I’ve been MIA. Not that my mind hasn’t been here, it’s that I’ve been struggling with where to place my thoughts. I needed some time to detach, figure some things out, and set my mind back up on the right track.
I realized a weird phenomenon while I was closely tracking my spending and writing my blog. I would crash and burn hard, every couple months or so, as if it was clockwork. It’s kind of like the person who gains weight when dieting because of the frequent binges that shake down whenever one deprives themselves too much.
Was my yo-yo financial dieting truly due to deprivation? Were my shopping bans actually depriving me, or were all my crash-and-burns happening due to a deprivation/poverty mindset?
April came and went and boy, do I have some mixed emotions on my No Spend Challenge.
To start, I’d like to report that I’ve magically managed, for the first time in ohhhh, let’s say about 14 years, go a whole month while only spending money on my pre-determined grocery budget. Even as a backpacking student meandering with near-empty pockets through other continents, I managed to find a way to break away and go buy a trinket, a shawl, some memento – maybe more for the need to buy something than for the actual souvenir (as a sidenote, isn’t that awful? I couldn’t break away from shopping even as a broke backpacking 23 year old…these rivers run deep).
Normally, I would be thrilled to report this. I managed to accomplish something that I truly, in my heart, wasn’t certain I could do because of the innumerable failed attempts. But no… I’ve had some unexpected bad luck some darken my doorstep that’s robbed me of the joy I was hoping to have over this big accomplishment.
I am seventeen days in to my No Spend April challenge.
These first week reminded me of this yoga pose called Pigeon Pose that always gave me initial grief, followed by an odd sense relief. The first bit feels doable, and then swiftly becomes horribly uncomfortable. Then a painful, almost tingling/burning feeling sets in to your muscles as you contort them into a position they are not familiar with, and they quiver and twitch to adjust. Then that sensation of being exposed to something so hot it turns into a numbing cold – you know the one – sets in, and you start screaming in your head that you can’t take it anymore. Then suddenly, you reach a breaking point where everything feels eerily great and it’s bizarre that it does, because you know you’re technically engaged in a position completely foreign to you and if you move even a half inch the pain might set back in, but it also feels … really nice. You realize you can do this, you almost can’t believe that such intense pain has led to this almost sublime feeling, and you start thinking you can hang out in this pose for a while. That, my friends, is days 1 to 11 of No Spend April.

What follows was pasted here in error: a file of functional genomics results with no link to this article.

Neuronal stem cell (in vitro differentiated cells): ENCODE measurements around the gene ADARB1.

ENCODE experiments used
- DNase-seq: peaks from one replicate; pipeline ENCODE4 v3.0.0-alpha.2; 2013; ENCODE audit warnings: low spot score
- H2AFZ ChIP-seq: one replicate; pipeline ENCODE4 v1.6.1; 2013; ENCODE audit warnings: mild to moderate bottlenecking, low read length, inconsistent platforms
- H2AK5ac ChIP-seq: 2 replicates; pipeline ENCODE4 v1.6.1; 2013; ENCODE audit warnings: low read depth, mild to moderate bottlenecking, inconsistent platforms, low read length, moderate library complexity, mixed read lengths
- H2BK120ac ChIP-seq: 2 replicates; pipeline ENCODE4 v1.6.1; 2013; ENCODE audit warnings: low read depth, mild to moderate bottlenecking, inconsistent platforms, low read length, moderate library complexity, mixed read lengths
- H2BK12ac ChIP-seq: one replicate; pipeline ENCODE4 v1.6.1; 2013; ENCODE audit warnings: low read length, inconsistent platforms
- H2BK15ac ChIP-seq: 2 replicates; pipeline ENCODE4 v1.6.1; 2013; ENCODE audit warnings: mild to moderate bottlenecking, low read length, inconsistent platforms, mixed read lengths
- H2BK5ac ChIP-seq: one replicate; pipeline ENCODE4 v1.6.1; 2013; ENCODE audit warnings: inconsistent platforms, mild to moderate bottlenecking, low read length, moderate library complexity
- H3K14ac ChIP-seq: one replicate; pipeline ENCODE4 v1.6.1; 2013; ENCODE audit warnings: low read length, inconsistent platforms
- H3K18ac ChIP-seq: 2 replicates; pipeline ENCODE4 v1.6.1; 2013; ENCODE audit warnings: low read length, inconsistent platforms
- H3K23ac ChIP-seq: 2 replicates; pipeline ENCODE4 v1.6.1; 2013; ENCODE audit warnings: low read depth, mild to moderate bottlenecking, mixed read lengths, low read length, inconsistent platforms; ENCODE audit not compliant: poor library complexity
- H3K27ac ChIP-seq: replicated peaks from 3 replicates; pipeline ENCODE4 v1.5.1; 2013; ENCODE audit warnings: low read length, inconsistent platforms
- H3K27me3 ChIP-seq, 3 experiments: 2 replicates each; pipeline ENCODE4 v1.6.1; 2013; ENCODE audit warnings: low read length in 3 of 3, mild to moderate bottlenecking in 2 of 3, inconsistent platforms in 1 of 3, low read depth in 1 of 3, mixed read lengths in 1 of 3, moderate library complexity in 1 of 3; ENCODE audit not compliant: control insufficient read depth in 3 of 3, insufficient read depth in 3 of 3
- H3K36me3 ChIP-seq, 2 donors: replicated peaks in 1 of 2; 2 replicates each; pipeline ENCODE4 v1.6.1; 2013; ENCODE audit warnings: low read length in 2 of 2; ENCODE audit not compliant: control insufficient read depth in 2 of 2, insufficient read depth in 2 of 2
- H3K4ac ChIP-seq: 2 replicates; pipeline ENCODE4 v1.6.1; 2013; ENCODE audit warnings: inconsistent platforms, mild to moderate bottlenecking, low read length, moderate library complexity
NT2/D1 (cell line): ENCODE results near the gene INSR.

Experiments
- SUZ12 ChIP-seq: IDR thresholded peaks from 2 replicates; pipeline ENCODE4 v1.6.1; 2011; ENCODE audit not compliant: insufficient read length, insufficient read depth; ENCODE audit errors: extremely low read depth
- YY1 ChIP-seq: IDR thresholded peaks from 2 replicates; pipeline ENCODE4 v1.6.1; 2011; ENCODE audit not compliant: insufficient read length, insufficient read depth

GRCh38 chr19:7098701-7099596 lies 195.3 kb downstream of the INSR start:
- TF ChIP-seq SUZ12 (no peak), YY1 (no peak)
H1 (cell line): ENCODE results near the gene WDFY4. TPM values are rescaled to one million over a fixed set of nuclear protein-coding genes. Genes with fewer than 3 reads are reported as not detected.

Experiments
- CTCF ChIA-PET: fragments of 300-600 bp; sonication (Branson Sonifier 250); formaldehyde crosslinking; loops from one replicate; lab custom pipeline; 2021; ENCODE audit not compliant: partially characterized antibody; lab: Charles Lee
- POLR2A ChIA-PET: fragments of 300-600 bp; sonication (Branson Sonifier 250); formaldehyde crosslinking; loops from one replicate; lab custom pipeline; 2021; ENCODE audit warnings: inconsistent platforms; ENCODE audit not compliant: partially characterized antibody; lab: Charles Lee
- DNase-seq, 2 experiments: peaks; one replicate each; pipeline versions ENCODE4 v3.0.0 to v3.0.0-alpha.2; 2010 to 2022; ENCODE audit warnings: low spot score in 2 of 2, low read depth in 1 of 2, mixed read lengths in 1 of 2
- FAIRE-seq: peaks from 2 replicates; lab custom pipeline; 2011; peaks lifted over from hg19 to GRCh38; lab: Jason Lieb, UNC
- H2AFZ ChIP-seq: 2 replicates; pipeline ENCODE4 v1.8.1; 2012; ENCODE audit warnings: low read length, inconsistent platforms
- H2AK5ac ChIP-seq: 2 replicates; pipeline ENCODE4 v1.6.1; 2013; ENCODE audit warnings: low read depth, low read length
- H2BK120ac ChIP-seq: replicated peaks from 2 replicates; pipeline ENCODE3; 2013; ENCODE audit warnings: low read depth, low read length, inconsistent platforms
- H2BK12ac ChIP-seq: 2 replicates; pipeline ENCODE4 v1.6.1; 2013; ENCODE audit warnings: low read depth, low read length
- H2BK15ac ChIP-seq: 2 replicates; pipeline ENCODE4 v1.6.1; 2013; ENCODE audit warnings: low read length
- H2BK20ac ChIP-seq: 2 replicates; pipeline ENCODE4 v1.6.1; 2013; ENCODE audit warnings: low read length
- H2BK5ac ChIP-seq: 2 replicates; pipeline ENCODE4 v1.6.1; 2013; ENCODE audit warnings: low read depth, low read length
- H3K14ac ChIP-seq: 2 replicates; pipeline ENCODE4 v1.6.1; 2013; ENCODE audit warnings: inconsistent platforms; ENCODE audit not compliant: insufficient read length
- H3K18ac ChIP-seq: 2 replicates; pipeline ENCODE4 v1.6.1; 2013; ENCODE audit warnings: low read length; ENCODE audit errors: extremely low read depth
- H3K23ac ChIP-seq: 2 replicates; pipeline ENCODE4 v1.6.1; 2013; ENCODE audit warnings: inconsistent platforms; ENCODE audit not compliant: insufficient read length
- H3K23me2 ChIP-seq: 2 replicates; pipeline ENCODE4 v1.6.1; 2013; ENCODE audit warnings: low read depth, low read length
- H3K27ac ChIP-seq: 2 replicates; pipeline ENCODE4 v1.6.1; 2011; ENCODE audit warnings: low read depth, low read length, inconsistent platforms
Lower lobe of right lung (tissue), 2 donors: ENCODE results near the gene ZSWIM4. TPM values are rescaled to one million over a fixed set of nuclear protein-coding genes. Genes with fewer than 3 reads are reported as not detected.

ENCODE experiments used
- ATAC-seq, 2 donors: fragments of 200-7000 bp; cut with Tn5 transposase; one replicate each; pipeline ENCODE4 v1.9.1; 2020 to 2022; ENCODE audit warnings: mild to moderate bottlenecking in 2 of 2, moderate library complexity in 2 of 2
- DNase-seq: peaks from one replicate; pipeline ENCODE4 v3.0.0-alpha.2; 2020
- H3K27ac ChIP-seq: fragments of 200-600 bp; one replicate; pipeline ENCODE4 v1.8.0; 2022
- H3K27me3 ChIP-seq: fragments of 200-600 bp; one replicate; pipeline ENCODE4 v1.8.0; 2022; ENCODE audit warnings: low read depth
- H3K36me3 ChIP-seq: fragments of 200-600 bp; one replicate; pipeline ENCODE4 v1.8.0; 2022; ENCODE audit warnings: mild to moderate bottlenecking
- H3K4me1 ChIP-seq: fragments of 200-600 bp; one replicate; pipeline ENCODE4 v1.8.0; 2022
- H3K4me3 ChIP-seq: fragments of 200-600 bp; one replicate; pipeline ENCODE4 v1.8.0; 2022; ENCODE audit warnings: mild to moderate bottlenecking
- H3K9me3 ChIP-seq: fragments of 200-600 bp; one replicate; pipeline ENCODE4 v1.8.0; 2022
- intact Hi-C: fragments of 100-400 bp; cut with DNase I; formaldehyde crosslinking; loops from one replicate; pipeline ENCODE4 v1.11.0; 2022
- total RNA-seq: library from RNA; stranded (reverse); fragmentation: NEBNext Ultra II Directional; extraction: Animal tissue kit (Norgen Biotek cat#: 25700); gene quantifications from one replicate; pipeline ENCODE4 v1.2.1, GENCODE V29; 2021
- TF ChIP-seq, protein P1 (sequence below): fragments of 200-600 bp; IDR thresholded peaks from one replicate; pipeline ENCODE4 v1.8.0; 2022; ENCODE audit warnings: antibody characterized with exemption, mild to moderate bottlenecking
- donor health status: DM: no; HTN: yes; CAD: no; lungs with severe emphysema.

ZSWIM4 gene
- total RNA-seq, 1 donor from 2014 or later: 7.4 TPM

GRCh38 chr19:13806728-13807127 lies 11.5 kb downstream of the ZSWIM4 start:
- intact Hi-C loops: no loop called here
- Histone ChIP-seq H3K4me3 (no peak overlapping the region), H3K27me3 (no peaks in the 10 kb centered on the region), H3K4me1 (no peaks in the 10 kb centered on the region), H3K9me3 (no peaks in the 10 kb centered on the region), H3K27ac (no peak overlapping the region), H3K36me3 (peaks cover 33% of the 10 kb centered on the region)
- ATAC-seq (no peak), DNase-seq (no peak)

This challenge has given me a very unexpected and also very liberating sense of freedom. No more agonizing over if I should spend or not. No more calculating my balances as nothing is going out. I used to stare at my debt balances every couple of hours, as if I was harbouring a secret hope that they would miraculously disappear if I checked in on them just one more time, and then again one more time, and again one more time…. My thoughts are now completely released from all the time I spend wondering what to buy, no more hunting, no more justifying and no more guilt over the push and pull of to buy or not to buy. This is freedom. This is lucidity.
I’ve embarked on a No Spend Month.